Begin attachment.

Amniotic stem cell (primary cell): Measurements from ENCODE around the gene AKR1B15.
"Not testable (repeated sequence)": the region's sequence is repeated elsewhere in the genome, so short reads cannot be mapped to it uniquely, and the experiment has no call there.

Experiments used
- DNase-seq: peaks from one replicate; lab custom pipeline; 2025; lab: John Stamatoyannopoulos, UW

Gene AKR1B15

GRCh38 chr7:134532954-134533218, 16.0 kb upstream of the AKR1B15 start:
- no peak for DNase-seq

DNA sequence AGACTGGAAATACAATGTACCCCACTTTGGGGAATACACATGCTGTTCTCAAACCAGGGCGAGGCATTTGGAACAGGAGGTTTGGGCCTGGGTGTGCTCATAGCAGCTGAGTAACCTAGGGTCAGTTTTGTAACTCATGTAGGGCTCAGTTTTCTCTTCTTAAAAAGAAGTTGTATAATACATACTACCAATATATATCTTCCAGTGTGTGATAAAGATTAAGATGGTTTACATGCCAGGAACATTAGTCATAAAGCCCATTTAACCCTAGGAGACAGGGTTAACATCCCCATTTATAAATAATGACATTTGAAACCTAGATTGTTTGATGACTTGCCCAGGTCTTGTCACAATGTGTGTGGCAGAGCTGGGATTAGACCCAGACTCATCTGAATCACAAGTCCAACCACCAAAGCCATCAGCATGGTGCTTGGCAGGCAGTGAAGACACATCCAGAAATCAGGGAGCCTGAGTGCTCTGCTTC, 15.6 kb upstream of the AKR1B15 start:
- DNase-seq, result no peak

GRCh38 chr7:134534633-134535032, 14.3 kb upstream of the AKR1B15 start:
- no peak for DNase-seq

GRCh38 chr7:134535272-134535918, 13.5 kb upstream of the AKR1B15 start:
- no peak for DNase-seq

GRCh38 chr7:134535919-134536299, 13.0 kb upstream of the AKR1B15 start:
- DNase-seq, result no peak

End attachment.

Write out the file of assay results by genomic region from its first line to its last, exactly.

Amniotic stem cell (primary cell): Measurements from ENCODE around the gene AKR1B15.
"Not testable (repeated sequence)": the region's sequence is repeated elsewhere in the genome, so short reads cannot be mapped to it uniquely, and the experiment has no call there.

Experiments used
- DNase-seq: peaks from one replicate; lab custom pipeline; 2025; lab: John Stamatoyannopoulos, UW

Gene AKR1B15

GRCh38 chr7:134532954-134533218, 16.0 kb upstream of the AKR1B15 start:
- no peak for DNase-seq

DNA sequence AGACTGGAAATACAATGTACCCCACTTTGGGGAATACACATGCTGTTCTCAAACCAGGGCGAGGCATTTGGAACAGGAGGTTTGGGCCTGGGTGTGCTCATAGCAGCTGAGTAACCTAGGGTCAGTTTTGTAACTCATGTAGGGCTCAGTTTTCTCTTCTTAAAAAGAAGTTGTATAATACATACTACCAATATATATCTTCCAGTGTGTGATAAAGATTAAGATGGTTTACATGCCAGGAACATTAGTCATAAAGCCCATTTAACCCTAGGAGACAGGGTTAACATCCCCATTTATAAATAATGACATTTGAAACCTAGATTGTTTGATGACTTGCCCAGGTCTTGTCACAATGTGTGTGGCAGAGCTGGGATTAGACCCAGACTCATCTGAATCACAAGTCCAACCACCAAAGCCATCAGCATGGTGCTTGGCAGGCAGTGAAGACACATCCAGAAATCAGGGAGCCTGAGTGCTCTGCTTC, 15.6 kb upstream of the AKR1B15 start:
- DNase-seq, result no peak

GRCh38 chr7:134534633-134535032, 14.3 kb upstream of the AKR1B15 start:
- no peak for DNase-seq

GRCh38 chr7:134535272-134535918, 13.5 kb upstream of the AKR1B15 start:
- no peak for DNase-seq

GRCh38 chr7:134535919-134536299, 13.0 kb upstream of the AKR1B15 start:
- DNase-seq, result no peak